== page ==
Pacific Coastal - 2015
EMBARKATION DAY -- Sunday
The Grand Princess was built for Princess in 1998, and at that time she was the largest cruise ship in the world. There are a few that are larger now, but she is still a grand old ship. She was re-worked in 2011 to remove a lounge that was up high, across the stern of the ship (the back end). It was considered deck 18. That is very high off the water. That was removed because it offered too much wind resistance, and kept the aft swimming pool in the shade. They also redid the entire public section of the ship, moving bulkheads and renewing decks and overheads. Translated... moving walls and renewing floors and ceilings.
We will actually repeat this exact cruise on May 17th of next year, with members of Ken's high school graduation class. They decided that we enjoyed our two previous cruises too much, and even though it is not a five-year increment like reunions usually follow, we are not getting younger, so... Why Not? We will be celebrating the 57th year anniversary of our (my) graduation from high school. So this report will have a little bit of a different flair to it. It is basically a description for those that will be sailing in May to know what to expect on that cruise, especially if it will be their first cruise.
We have our Passports and our Boarding Passes, we have printed our tags that we put on our luggage, and we are ready to start our new adventure.
We scheduled a driver to pick us up at our home in Pleasanton around 11 a. m. Sunday. The driver called saying that he would be a little early if that would be ok with us. He was fifteen minutes early and we left Pleasanton at 10:45. He dropped us at the new terminal building at Pier 27 in San Francisco at 11:40. We made good time.
Our 'Old Friend' was waiting for us. We caught this image of the Grand Princess sitting at her berth as we crossed over the Oakland-San Francisco Bay Bridge. We have sailed on the Grand Princess three times before this, twice in the Caribbean and once when we sailed her to Hawai'i and back. in 2013. Below is her stern. Her 'aft' end.
Porters abound in the area where the driver lets you off, right in front of the terminal building. They will take your luggage that is already tagged so it can be distributed to the proper cabin on the ship. From the time we leave the house we no longer touch our baggage until we are in our cabin and they deliver it to the cabin. These guys are not part of the ship crew, so you might want to tip them a bit... maybe a buck a bag or so.
Entering the terminal building, we had to show our passports. This trip will stop in Ensenada, Mexico, so we need passports, regardless of whether we get off there or not. All cruise ships that sail from the USA and end up back in the USA are required by some Federal rule that it stops in a "foreign" port. So Ensenada benefits from that rule, being the nearest foreign port to the West Coast of California.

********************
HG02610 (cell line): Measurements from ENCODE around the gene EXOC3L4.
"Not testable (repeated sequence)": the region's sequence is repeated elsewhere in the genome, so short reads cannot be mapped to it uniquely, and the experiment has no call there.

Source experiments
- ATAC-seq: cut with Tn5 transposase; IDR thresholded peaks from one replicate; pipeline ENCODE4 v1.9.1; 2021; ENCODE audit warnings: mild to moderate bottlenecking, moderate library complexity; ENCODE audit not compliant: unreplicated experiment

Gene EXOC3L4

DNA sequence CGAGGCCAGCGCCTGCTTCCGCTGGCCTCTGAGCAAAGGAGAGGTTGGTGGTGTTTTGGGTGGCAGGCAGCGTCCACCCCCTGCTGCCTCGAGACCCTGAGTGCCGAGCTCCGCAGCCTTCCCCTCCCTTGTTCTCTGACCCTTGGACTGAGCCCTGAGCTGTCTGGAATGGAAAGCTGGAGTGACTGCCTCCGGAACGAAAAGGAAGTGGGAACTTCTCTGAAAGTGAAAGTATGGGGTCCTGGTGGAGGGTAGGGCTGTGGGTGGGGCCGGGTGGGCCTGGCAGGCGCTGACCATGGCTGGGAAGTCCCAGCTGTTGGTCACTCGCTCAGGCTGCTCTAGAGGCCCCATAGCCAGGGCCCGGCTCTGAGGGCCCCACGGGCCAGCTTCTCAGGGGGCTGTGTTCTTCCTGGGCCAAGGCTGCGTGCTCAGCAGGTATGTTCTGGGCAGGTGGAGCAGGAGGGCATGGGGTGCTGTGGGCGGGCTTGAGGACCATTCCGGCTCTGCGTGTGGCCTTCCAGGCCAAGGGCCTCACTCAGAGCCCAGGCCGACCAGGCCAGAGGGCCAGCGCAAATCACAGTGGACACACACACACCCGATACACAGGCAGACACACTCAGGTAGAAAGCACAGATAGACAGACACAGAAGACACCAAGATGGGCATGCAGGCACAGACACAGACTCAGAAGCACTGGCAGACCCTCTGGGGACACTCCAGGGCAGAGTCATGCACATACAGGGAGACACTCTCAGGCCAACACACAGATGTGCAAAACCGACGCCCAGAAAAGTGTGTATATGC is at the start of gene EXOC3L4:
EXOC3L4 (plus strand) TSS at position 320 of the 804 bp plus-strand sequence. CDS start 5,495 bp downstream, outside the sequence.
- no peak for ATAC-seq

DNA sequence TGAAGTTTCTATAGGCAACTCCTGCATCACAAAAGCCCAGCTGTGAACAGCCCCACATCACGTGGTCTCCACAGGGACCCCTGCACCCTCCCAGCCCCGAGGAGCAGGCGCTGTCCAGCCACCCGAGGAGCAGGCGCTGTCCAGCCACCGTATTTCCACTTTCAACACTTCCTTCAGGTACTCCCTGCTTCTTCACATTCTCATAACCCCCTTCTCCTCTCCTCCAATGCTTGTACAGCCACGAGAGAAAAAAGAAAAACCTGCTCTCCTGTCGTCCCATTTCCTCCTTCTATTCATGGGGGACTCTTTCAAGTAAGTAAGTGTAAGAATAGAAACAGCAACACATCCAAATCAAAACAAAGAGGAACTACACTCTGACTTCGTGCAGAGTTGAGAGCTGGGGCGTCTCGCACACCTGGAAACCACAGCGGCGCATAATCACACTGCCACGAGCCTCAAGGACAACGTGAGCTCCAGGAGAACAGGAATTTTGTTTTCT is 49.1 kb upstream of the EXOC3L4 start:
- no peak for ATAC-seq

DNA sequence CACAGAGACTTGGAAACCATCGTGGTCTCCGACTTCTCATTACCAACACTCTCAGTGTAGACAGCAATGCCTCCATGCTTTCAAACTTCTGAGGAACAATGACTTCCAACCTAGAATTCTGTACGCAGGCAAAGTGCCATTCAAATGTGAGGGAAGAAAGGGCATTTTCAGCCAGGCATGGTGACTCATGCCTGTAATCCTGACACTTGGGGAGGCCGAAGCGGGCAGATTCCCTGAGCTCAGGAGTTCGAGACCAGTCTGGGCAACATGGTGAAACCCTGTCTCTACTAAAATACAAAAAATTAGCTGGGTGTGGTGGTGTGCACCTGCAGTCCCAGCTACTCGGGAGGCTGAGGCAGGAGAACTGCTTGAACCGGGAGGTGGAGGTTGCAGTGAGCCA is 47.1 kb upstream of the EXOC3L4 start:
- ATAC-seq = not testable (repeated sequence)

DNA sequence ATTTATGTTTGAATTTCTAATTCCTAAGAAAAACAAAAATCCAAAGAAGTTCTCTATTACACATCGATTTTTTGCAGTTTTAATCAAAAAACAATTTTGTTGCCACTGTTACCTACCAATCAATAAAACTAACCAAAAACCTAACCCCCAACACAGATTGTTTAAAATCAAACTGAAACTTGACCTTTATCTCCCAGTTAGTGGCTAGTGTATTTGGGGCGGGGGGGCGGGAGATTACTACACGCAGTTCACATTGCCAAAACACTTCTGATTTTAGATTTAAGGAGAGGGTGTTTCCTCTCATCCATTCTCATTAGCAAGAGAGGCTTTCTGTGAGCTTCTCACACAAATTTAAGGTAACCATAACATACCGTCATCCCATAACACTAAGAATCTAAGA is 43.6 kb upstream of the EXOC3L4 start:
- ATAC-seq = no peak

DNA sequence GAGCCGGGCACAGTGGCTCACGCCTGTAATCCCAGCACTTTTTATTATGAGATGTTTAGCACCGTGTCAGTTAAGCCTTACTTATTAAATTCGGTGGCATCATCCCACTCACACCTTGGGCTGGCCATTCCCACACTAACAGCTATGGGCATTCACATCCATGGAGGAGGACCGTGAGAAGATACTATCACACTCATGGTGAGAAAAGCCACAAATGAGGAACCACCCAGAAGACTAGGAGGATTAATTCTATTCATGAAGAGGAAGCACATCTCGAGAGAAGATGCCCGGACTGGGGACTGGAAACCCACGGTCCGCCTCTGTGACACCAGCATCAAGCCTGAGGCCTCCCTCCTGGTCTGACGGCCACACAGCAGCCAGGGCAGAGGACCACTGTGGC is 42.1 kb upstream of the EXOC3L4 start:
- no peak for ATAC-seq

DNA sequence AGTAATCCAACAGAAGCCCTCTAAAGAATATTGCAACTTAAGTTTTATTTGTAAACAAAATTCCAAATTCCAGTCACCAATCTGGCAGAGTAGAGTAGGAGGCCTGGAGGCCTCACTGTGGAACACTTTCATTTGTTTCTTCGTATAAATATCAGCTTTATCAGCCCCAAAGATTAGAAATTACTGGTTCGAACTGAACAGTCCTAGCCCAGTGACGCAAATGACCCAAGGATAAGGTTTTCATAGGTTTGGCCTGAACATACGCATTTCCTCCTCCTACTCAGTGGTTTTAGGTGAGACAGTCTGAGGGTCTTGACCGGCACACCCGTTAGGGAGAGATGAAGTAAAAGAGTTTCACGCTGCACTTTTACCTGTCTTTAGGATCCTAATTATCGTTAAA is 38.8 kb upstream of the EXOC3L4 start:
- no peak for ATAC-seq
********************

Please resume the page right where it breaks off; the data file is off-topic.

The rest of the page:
Next, as would be expected, all items including your belt go through the x-ray machine to make sure we are not carrying an atomic bomb, and then, if you are carrying booze on board for some occasion, you declare it now and they hold it for you until you need it. Any more than a bottle of booze will cost you a corkage fee.
After that comes a declaration that you sign, stating that you are not sick or have not visited certain countries recently. It is a Health Declaration basically. No sense in starting out with sick people on board.
Next up is Registration where we register ourselves and our credit card to pay the bills. They give us each a Cruise Card which is our payment process on board the ship. It is our identification on board, and our charge card. When we leave the ship it is our ticket off (so they know we are not on board) and, most important, our ticket back on when we return to the ship. It is also the key to our cabin door. Don't Lose It! I did once... lost it in the Vista Lounge (Deck 7, aft) and could not retrieve it. They just printed me a new one. We were also given a little folded map of the ship. This is very handy and is smaller than your bank savings book you had as a kid. You want to keep that with you. There are a lot of square feet of space on these ships and a lot of time can be saved if you glance at that map before you head out to a destination on the ship. They also gave us a numbered card and asked us to wait in a seating area to be called. We did not get seated before they called our number, and we began the walk up the series of ramps and walkways taking us into the ship.
You will get your picture taken twice before you reach your cabin. Once will be when you see one or two people asking to take your picture, and this can be singles or groups or whatever, and it is a "Welcome Aboard" photo that will be available for you to examine in the ship's Photo Gallery. If you like it, you can pay for it, or you can reject it. No cost to you unless you want to take it with you.
At the top of the series of ramps you step through one of the doors in the hull of the ship and they scan your Cruise Card with a hand-held scanner and camera device. This picture you will never see, and will be used each time you come back to the ship, to make sure you are the person that matches your Cruise Card. They take security seriously on Princess. At that point, you are On Board. Lifts (elevators) are right there to take you to your cabin or anywhere you want to be at the moment. There are also stairs, and if you are in good shape and wish a bit of exercise you can take the stairs. The lifts are rather busy with all the new people coming on board. We had a lift open up just as we were in that area so we rode it up four decks instead of 'breaking in' our legs. We have plenty of opportunity to do that later this week.